Dealmakers at Rothschild and Lazard in Germany have eclipsed their US rivals by landing top spots in the European M&A rankings.
Dirk Pahlke, head of M&A German-speaking countries at Rothschild & Co worked on four deals with a combined value of €17.366bn in 2019, making him the most prolific Frankfurt-based M&A rainmaker in 2019. Pahlke’s whose deals included advising Scout24 on the €2.8bn sale of AutoScout24 to Hellman & Friedman, just squeezed past Ken Oliver Fritz, who is head of investment banking for Germany at arch-rival Lazard, to claim top spot.
Fritz, who just became sole head of Lazard’s Frankfurt operation following the departure of Eric Fellhauer at the end of last year, worked on five deals – one more than Pahlke – but with a combined value of €17.299bn, according to analysis by MergerLinks, which compiled the rankings based on public transactions with a value of more than £100m. Pahlke was ranked 28th overall in Europe, with Fritz in 29th place.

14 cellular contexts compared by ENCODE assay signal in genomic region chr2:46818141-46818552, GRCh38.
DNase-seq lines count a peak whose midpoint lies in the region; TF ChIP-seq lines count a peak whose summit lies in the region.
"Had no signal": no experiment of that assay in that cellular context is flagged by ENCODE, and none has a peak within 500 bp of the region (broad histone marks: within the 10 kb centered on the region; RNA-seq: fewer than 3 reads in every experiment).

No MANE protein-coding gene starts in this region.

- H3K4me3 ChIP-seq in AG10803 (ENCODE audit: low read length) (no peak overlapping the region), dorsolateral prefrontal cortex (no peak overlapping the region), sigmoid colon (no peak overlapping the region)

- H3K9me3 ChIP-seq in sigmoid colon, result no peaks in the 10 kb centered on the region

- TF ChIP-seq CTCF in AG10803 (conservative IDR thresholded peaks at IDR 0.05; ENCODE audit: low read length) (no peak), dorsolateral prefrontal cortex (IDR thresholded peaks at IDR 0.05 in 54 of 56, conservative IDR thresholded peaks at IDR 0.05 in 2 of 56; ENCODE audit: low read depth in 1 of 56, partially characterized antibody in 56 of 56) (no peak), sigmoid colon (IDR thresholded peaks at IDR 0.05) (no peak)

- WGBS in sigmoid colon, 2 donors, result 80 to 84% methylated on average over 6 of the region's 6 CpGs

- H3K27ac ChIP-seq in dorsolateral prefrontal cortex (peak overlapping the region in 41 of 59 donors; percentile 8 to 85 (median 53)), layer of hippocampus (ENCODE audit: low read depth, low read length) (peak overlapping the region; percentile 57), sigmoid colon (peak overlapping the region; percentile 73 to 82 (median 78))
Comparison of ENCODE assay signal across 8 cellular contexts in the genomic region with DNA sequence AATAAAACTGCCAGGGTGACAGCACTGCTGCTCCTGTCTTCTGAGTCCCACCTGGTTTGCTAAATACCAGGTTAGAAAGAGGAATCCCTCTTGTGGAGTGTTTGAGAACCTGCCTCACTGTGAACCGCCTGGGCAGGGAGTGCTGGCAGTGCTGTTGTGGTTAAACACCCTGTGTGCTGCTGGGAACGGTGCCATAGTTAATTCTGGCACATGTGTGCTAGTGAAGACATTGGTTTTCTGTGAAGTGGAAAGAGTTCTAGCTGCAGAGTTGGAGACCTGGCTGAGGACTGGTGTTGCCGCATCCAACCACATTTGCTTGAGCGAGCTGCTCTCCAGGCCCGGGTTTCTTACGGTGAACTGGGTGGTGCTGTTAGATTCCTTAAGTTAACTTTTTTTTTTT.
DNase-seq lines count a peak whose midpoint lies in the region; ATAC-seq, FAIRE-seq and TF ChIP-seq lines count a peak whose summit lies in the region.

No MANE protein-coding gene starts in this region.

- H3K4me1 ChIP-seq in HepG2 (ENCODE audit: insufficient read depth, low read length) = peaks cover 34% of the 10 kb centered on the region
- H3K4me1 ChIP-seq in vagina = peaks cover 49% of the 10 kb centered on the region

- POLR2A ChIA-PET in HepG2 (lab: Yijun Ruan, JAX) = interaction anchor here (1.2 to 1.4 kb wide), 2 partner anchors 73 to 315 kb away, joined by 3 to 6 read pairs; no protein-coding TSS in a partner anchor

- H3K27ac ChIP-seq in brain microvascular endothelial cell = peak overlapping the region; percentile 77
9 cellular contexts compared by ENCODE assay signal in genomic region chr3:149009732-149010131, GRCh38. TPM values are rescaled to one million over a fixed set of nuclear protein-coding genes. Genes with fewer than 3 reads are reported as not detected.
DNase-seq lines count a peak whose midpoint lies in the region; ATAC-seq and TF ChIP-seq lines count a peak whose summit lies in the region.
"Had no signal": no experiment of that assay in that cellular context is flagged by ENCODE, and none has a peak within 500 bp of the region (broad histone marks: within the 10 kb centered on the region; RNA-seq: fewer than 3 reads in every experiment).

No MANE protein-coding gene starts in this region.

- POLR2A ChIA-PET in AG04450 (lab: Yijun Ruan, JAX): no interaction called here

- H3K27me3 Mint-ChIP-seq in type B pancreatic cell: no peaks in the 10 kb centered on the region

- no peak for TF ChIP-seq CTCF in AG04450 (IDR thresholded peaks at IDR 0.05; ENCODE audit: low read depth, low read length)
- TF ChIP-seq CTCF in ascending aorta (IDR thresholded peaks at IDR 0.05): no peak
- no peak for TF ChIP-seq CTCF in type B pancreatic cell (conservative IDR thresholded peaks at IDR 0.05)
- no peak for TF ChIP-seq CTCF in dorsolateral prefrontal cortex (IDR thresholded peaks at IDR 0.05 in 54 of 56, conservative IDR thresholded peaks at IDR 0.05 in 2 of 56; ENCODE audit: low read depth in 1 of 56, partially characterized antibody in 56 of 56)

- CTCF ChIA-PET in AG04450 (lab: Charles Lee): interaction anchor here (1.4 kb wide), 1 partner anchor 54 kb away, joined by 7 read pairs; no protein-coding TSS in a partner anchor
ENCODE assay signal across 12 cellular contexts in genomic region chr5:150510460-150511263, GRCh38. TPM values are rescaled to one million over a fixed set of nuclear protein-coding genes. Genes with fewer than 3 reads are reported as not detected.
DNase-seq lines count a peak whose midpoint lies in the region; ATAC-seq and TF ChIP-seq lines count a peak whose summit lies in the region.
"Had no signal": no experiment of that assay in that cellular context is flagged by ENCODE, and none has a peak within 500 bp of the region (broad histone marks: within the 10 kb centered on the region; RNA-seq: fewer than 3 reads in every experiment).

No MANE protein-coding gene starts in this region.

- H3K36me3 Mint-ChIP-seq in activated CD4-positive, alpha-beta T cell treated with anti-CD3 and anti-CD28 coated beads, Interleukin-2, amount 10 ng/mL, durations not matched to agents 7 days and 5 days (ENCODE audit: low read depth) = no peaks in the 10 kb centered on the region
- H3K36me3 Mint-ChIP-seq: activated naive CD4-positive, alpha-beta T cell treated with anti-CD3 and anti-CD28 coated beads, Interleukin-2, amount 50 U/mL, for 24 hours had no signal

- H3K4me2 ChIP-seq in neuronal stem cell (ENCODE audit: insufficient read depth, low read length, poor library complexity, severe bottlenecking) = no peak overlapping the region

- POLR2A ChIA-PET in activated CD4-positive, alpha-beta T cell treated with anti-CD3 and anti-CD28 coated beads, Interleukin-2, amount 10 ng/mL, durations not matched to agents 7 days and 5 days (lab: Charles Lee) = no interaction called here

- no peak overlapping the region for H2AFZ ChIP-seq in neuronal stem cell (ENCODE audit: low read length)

But Lazard trumped Rothschild overall in the list with Rüdiger Grube, chairman of Lazard’s investment banking business in Germany, being the only other Frankfurt-based banker to feature in the European rankings.
Grube, the, former Chief Executive Officer of Deutsche Bahn AG, joined Lazard in August 2017 and was credited with working on three deals with a combined value of €12.477bn last year, earning him 33rd spot overall in the European rankings.
MergerLinks said its rankings were assigned to an individual based on deals that were announced in 2019, although some transactions were later abandoned and others are due to close this year.
Fritz may have narrowly missed out to Pahlke, but his firm can claim bragging rights in the overall M&A rankings after a strong rebound in its fortunes, saw it jump to sixth from 18th in the fee rankings in 2019 according to Dealogic. By contrast, Rothschild was ranked 10th by M&A fees in Germany in 2019, down from seventh.
But both firms have work to do to catch their rivals. JP Morgan retained top spot in the German M&A fee rankings with a 15.2% share of revenues, almost double that of second-placed Goldman Sachs which climbed from sixth, according to Dealogic.
Photo by Paul Fiedler on Unsplash
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